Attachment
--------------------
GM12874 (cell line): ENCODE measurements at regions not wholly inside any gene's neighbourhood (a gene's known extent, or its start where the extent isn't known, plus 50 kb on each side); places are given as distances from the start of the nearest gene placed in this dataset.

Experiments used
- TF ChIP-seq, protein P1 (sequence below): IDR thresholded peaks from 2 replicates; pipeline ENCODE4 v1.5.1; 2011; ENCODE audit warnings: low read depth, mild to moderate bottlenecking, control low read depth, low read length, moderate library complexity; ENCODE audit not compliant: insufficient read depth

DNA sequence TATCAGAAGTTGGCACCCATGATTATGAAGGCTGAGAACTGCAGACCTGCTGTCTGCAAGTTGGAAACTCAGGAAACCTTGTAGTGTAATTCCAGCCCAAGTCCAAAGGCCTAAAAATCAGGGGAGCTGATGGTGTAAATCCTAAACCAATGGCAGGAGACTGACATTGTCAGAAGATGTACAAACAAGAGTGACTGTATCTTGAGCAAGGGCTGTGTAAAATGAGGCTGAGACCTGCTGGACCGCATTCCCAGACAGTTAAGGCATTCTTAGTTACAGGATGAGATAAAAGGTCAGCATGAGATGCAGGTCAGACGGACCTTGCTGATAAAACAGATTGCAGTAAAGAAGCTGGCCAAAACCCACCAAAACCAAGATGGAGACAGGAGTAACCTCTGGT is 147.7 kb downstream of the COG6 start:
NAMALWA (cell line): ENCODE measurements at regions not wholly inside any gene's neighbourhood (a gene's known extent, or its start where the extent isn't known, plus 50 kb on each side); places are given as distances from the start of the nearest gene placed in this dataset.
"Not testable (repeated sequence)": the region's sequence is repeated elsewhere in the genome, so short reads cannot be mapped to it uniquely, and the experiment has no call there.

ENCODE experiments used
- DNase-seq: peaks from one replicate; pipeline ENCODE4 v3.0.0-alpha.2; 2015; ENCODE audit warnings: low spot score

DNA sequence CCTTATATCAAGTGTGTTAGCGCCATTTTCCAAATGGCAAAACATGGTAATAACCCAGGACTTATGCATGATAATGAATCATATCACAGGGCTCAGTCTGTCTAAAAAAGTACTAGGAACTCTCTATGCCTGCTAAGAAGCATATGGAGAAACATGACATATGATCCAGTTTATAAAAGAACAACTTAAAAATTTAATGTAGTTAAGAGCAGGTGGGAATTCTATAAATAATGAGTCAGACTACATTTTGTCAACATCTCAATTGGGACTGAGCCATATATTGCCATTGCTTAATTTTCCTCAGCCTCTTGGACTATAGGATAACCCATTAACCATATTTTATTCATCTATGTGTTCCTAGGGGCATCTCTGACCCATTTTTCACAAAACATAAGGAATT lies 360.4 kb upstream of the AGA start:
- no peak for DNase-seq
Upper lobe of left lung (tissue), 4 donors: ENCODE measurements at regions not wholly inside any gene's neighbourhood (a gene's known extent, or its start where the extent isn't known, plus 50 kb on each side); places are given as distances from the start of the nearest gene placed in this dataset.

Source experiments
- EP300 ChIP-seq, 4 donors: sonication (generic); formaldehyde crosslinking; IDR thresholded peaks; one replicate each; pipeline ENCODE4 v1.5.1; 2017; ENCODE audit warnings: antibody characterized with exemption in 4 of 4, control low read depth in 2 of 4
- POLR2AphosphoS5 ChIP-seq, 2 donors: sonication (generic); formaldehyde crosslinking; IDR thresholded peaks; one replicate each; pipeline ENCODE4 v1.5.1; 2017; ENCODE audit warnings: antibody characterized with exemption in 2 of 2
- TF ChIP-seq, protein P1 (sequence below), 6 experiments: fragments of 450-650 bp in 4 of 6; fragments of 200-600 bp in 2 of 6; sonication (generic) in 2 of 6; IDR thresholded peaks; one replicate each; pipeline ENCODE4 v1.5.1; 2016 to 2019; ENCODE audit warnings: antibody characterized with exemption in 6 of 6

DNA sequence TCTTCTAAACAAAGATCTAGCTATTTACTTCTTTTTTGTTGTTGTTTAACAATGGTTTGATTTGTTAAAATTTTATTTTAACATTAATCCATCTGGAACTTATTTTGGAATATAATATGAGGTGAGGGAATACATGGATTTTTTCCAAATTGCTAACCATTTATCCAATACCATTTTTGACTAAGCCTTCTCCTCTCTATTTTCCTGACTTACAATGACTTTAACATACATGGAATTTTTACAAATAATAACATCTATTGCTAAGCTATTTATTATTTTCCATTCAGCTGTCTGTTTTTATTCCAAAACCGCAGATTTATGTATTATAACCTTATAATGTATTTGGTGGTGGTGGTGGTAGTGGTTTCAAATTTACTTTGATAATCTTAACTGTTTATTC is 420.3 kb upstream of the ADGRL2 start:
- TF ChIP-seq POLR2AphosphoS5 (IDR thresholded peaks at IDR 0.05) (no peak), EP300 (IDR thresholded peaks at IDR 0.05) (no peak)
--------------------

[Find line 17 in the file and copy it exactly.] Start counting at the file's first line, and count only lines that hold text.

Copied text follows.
- TF ChIP-seq POLR2AphosphoS5 (IDR thresholded peaks at IDR 0.05) (no peak), EP300 (IDR thresholded peaks at IDR 0.05) (no peak)